“And that’s been elevated throughout the recession — that hasn’t gone down to what it was before the recession.”
We’ll likely continue to see more part-time, temporary and contract-type work as the labour market continues to change, said Gray.
“The labour market has been transformed quite a bit by what we call skill-biased technological change,” he said. “Perhaps in the future there will be further transformation coming from organizations like Uber — so what they’re doing to the taxi market could be used for other professions and other occupations. You could rent a taxi or rent a handyman or rent a housekeeping service on a very, very temporary basis.
“A smaller and smaller proportion of the total work that’s being done in the labour market will be within the framework of full-time, really secure jobs.”
For some, alternative arrangements to traditional full-time, permanent employment might be highly desirable. But, for others, precarious work arrangements can create a deep power imbalance, said Stanford.
“In that situation, employers have a pool of willing and often desperate workers to choose from, so they can get away with offering these sub-par conditions. But then that becomes kind of a self-reinforcing situation — the more employers are able to do that, then the fewer permanent, secure jobs are around, which means the workers are all the more desperate,” he said.
“So, in a way, it puts us onto a path of precarious work that is hard to break out of, unless something shocks the confidence of employers that they can hire workers without offering any sort of security.”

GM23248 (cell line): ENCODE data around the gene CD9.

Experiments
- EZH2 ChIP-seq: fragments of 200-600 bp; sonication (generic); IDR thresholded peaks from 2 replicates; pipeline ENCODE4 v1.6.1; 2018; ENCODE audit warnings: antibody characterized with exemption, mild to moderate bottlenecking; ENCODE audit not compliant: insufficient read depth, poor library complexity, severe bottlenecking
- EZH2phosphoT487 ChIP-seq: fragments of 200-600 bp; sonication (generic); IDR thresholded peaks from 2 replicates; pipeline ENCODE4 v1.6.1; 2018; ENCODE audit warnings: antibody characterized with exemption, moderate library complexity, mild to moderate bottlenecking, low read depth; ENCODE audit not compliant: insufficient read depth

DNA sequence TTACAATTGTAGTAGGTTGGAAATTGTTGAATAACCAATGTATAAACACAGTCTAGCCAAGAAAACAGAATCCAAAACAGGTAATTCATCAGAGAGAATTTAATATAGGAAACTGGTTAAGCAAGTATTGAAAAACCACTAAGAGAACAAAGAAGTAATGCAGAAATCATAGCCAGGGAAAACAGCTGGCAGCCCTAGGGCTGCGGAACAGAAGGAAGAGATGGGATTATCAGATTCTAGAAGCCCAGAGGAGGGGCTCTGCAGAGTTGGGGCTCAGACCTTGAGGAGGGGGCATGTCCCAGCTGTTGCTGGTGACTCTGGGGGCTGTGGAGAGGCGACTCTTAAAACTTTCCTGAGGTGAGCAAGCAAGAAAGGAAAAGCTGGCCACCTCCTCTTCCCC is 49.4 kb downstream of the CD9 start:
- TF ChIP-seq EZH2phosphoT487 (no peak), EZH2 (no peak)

It’s definitely an employer’s market, said MacEwen — and workers often don’t have much control.
“We’re transitioning more and more to a just-in-time kind of workforce where people maybe only have four hours of work this week, and maybe 10 next week,” she said. “People are really worried about losing their jobs, so they’ll accept worse conditions than they would in a healthier job market.”
And the power imbalance isn’t the only factor at play — there’s also a direct impact on the income gap, said Tal.
“Given that you have more people being employed in relatively low-quality jobs, the bargaining power is not as high as with high-paying jobs so what we see is that the income gap is widening.”
Since these changes to the labour force are structural — not cyclical — the drop in job quality probably cannot be reversed by changes to monetary policy, said Tal.
“Namely, you cannot just cut interest rates and everything would be fine. I think it’s much more than that. I think that there is a mismatch in the markets where we have people without jobs and jobs without people. We have a skill set in the economy that is inconsistent with what the job market needs,” he said.
“Many young people are highly educated but they’re educated in fields that are not exactly what the market needs and, therefore, we have lots of educated people without the ability to find employment. So we cannot translate those degrees into high-paying jobs — and I think that’s part of the quality aspect.”
Immigration policy has also been a factor in this disconnect, he said.
“We have seen a significant mismatch in immigration, with the stories of PhDs driving taxis. That’s part of the story where there is a disconnect between the quality or what the immigrants bring to the table and how they are being utilized. So (there are) many aspects of this problem.”
And as long as employers find this business model of relying on just-in-time, precarious labour works for them, they have no incentive to change it, said Stanford.
“It would take either a significant tightening of the labour market, so employers increasingly found they couldn’t find someone to work on short notice for lousy pay with no security, and/or and improvement in labour regulations which compelled employers to provide a higher standard of security and predictability in their jobs.”